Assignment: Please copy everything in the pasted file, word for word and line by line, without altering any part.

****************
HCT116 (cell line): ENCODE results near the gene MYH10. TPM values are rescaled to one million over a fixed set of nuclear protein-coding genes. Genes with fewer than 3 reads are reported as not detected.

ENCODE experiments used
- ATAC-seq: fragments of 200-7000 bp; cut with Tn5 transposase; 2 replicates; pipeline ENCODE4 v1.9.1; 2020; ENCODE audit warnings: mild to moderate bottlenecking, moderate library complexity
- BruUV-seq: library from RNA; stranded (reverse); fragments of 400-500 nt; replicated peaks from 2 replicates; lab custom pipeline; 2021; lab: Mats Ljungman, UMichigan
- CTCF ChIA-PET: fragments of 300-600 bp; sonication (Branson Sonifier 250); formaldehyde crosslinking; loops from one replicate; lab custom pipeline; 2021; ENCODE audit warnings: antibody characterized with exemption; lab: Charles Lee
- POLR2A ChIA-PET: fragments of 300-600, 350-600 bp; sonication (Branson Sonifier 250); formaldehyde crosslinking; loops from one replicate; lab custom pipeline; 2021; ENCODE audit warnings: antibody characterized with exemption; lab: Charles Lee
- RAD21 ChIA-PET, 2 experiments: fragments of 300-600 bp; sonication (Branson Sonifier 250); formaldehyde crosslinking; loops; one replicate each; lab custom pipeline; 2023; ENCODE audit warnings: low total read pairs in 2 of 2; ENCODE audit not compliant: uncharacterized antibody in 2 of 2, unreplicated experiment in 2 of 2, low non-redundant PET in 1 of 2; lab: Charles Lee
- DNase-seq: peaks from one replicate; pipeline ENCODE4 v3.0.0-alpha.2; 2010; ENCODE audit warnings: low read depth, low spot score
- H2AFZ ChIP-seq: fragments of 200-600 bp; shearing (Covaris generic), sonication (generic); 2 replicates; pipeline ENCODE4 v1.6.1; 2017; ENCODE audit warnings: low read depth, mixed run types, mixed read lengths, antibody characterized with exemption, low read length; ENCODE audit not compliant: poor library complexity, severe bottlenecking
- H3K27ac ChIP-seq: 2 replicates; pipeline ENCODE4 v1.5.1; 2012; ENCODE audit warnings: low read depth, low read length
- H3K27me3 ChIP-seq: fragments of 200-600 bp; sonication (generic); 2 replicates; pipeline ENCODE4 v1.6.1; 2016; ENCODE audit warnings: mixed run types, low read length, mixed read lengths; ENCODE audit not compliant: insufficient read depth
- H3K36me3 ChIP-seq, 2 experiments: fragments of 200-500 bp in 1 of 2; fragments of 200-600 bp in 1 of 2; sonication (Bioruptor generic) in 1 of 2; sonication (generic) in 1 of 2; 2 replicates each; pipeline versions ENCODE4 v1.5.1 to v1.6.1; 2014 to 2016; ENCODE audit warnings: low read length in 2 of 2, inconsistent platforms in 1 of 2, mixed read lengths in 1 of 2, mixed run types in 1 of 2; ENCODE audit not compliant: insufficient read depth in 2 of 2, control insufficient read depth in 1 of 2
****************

HCT116 (cell line): ENCODE results near the gene MYH10. TPM values are rescaled to one million over a fixed set of nuclear protein-coding genes. Genes with fewer than 3 reads are reported as not detected.

ENCODE experiments used
- ATAC-seq: fragments of 200-7000 bp; cut with Tn5 transposase; 2 replicates; pipeline ENCODE4 v1.9.1; 2020; ENCODE audit warnings: mild to moderate bottlenecking, moderate library complexity
- BruUV-seq: library from RNA; stranded (reverse); fragments of 400-500 nt; replicated peaks from 2 replicates; lab custom pipeline; 2021; lab: Mats Ljungman, UMichigan
- CTCF ChIA-PET: fragments of 300-600 bp; sonication (Branson Sonifier 250); formaldehyde crosslinking; loops from one replicate; lab custom pipeline; 2021; ENCODE audit warnings: antibody characterized with exemption; lab: Charles Lee
- POLR2A ChIA-PET: fragments of 300-600, 350-600 bp; sonication (Branson Sonifier 250); formaldehyde crosslinking; loops from one replicate; lab custom pipeline; 2021; ENCODE audit warnings: antibody characterized with exemption; lab: Charles Lee
- RAD21 ChIA-PET, 2 experiments: fragments of 300-600 bp; sonication (Branson Sonifier 250); formaldehyde crosslinking; loops; one replicate each; lab custom pipeline; 2023; ENCODE audit warnings: low total read pairs in 2 of 2; ENCODE audit not compliant: uncharacterized antibody in 2 of 2, unreplicated experiment in 2 of 2, low non-redundant PET in 1 of 2; lab: Charles Lee
- DNase-seq: peaks from one replicate; pipeline ENCODE4 v3.0.0-alpha.2; 2010; ENCODE audit warnings: low read depth, low spot score
- H2AFZ ChIP-seq: fragments of 200-600 bp; shearing (Covaris generic), sonication (generic); 2 replicates; pipeline ENCODE4 v1.6.1; 2017; ENCODE audit warnings: low read depth, mixed run types, mixed read lengths, antibody characterized with exemption, low read length; ENCODE audit not compliant: poor library complexity, severe bottlenecking
- H3K27ac ChIP-seq: 2 replicates; pipeline ENCODE4 v1.5.1; 2012; ENCODE audit warnings: low read depth, low read length
- H3K27me3 ChIP-seq: fragments of 200-600 bp; sonication (generic); 2 replicates; pipeline ENCODE4 v1.6.1; 2016; ENCODE audit warnings: mixed run types, low read length, mixed read lengths; ENCODE audit not compliant: insufficient read depth
- H3K36me3 ChIP-seq, 2 experiments: fragments of 200-500 bp in 1 of 2; fragments of 200-600 bp in 1 of 2; sonication (Bioruptor generic) in 1 of 2; sonication (generic) in 1 of 2; 2 replicates each; pipeline versions ENCODE4 v1.5.1 to v1.6.1; 2014 to 2016; ENCODE audit warnings: low read length in 2 of 2, inconsistent platforms in 1 of 2, mixed read lengths in 1 of 2, mixed run types in 1 of 2; ENCODE audit not compliant: insufficient read depth in 2 of 2, control insufficient read depth in 1 of 2